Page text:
I’ve got a lot of songs but they’re all in my head

IMG_1983I have come to the end of my ‘research retreat‘ in Vancouver, and have succeeded in reducing the first sprawling draft of +200k words to a more manageable size, ready for a final edit and submission in a month or so. In the process, some themes have been reduced or sidelined, some theorists have disappeared (no Poulantzas after all), and some issues crystallised for me.

Vancouver is a good place to immerse oneself in one task, away from other cares and concerns. It’s sunny (well, they have a drought on). And it has plenty of the ‘architecture’ of Thought, those spaces that make up the distributed office: public spaces of various sorts, coffee shops and public libraries in which to write and think (and plenty of free wi-fi), loads of bookshops (my favourite is Lucky’s), as if it was the 1990s (a lot of Vancouver seems to be like the 1990s), and a decent bus service to ferry you from one place to the other as you punctuate the day’s work. In no particular order, these are the places upon which my routine settled: Cuppa Joy Coffee (great for 6.30am starts); Professor and Pigeon (the only place that wasn’t a Starbucks to do Flat Whites); Melriches Coffee House (good for the evenings); MBA House in Wesbrook Village (good to be surrounded by other studious people); Koerner Library at UBC (a proper university library, it has the books you think it won’t have but turns out that it does); and the bar at Cardero’s on Coal Harbour (good for talking about the history and philosophy of geography, amongst other things).

I should say that I am surprised by just how much Neil Young is played in Vancouver’s coffee shops, bars and restaurants. You know you are in Canada when….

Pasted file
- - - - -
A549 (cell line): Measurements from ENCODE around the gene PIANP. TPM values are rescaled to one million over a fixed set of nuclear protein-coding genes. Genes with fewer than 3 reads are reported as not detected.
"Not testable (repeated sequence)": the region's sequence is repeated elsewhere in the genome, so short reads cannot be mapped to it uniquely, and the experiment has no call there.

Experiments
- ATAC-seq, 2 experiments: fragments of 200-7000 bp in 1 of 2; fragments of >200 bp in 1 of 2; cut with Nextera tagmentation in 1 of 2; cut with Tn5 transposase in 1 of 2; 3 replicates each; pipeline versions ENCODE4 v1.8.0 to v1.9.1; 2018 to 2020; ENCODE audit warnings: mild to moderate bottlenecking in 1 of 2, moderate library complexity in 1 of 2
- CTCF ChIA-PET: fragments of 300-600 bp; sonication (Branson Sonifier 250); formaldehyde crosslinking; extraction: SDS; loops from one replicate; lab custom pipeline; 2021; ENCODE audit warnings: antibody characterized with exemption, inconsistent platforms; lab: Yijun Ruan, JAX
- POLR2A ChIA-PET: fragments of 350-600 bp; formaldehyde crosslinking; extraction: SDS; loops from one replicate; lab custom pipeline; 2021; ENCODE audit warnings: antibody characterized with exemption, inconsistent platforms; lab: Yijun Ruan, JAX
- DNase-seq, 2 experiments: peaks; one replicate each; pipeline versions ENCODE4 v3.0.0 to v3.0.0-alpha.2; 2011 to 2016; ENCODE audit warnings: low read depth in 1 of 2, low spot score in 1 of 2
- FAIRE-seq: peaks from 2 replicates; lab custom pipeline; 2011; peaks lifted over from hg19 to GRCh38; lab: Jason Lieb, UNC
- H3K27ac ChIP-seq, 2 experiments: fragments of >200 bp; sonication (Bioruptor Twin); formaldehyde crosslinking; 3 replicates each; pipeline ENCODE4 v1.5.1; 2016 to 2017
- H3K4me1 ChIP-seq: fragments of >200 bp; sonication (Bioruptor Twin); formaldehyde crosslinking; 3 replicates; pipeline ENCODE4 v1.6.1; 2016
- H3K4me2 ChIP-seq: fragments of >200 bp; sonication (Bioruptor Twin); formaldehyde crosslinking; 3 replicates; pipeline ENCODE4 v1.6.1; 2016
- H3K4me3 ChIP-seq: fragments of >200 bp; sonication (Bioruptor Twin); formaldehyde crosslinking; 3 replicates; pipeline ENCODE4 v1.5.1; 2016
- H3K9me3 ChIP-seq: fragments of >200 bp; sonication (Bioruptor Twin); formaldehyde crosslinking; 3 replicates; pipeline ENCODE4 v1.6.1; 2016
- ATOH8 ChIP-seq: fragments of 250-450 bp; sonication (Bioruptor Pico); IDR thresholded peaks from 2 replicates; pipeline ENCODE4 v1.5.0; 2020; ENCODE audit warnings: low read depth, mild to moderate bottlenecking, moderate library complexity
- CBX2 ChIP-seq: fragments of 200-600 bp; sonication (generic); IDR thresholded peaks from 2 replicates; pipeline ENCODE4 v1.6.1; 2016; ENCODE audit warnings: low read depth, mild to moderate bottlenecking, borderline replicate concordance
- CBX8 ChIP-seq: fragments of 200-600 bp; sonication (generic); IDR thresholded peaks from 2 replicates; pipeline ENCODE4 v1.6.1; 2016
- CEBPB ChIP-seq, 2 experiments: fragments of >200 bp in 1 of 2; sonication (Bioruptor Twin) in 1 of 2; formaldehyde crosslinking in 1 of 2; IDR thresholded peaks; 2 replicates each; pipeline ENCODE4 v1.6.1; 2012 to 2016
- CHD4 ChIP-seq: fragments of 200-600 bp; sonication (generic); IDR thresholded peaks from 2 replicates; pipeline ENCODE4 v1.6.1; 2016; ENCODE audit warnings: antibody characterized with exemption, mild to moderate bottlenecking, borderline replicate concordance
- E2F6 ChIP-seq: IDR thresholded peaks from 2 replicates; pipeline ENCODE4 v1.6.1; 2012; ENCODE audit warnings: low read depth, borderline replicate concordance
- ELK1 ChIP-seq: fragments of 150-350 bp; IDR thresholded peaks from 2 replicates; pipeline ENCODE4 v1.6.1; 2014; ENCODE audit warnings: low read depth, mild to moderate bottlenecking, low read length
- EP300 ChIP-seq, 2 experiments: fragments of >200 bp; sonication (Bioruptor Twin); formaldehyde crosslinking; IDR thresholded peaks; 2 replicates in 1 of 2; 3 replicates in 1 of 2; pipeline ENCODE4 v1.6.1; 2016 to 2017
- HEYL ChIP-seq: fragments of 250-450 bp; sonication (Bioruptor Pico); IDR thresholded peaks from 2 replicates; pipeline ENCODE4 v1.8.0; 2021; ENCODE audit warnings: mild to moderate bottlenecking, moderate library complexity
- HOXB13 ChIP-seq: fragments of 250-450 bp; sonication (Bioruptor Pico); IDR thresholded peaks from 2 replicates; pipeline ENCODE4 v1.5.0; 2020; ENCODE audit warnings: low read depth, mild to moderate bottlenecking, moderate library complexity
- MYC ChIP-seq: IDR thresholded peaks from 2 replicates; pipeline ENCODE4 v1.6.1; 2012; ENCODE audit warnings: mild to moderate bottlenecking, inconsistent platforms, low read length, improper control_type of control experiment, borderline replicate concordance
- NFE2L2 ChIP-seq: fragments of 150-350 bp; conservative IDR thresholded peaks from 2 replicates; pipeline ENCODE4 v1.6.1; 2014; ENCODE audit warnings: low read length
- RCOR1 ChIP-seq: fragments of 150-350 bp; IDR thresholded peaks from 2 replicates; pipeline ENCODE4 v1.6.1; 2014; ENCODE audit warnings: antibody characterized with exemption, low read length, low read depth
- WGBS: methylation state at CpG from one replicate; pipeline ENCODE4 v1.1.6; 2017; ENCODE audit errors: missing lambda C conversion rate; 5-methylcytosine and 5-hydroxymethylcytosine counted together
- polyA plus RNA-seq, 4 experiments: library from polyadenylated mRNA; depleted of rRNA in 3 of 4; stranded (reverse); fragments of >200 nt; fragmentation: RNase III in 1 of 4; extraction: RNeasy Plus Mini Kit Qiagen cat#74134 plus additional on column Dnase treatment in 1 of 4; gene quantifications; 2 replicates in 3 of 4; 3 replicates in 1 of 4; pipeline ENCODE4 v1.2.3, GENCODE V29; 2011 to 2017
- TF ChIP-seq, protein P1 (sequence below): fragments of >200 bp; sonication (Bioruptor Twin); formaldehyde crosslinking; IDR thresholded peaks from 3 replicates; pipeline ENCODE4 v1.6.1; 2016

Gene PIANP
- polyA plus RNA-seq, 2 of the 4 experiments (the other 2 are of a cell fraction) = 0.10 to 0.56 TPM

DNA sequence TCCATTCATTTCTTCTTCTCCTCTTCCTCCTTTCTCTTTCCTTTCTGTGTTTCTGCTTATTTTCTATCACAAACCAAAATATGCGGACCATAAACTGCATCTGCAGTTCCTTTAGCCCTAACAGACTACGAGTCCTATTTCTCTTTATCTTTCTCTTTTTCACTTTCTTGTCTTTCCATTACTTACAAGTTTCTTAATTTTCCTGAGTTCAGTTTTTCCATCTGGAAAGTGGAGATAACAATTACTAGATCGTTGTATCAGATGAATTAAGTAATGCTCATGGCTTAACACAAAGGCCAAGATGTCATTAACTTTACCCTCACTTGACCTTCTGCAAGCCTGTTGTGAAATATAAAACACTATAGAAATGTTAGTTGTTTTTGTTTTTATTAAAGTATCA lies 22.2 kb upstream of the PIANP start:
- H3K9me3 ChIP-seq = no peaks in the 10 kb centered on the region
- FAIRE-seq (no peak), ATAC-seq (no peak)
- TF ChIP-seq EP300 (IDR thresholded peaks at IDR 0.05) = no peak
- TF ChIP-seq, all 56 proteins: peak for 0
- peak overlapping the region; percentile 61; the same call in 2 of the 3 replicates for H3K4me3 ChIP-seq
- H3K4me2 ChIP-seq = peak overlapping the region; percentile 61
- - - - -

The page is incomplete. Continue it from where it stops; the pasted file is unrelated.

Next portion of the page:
So back to the real world now, to a rainy bank holiday weekend in Swindon, kids back to school next week, start of term on the horizon, and a book to finish – back to Baila.

It’s not the city, it’s the weather we love

2015-07-29 18.34.29I once saw Spalding Gray live, in Atlanta, performing the monologue Monster in a Box, about the tribulations of writing his first novel. It was at a time when I was wondering whether to even start doing a PhD on, never mind finishing it, which took a while. I’ve been reminded of this, and the image of the lumbering physical presence of the tome itself, because I have been hauling an unfinished manuscript of my own around for a few months now. Actually, I have been carrying it around on a USB stick. I am in Vancouver now, for a month’s ‘research retreat’, as I like to think of it. So the first thing I have managed to do is print the whole thing off – all 209,000 words of a first draft, more than twice as long as it’s meant to be. I’ve also been re-thinking the title. That’s progress, right?

I’m now sitting in libraries or coffee shops (not the beach), trying to cut it down and make it cohere and ensure it has lots of narrative continuity (all those things you tell PhD students to do as they approach the finishing line). The young man sitting next to me this morning reading  Poulantzas’s Fascism and Dictatorship provoked one of those “Oh no, I should probably say something about that”-moments that tend to beset you when you are trying to finish something like this (another way in which I feel like I’m trying to complete a PhD all over again, again). Last time I wrote a book all on my own the bits that I cut out of the final version, quite rightly, lived on as subsequently re-worked journal papers, and actually have ended up animating parts of the argument of this new book. So this time I think I might just blog the bits I cut out, so that I can slough off those spare thoughts and move on properly once it’s all done and dusted.

But maybe I’m getting ahead of myself. I’m off to sharpen the pencils.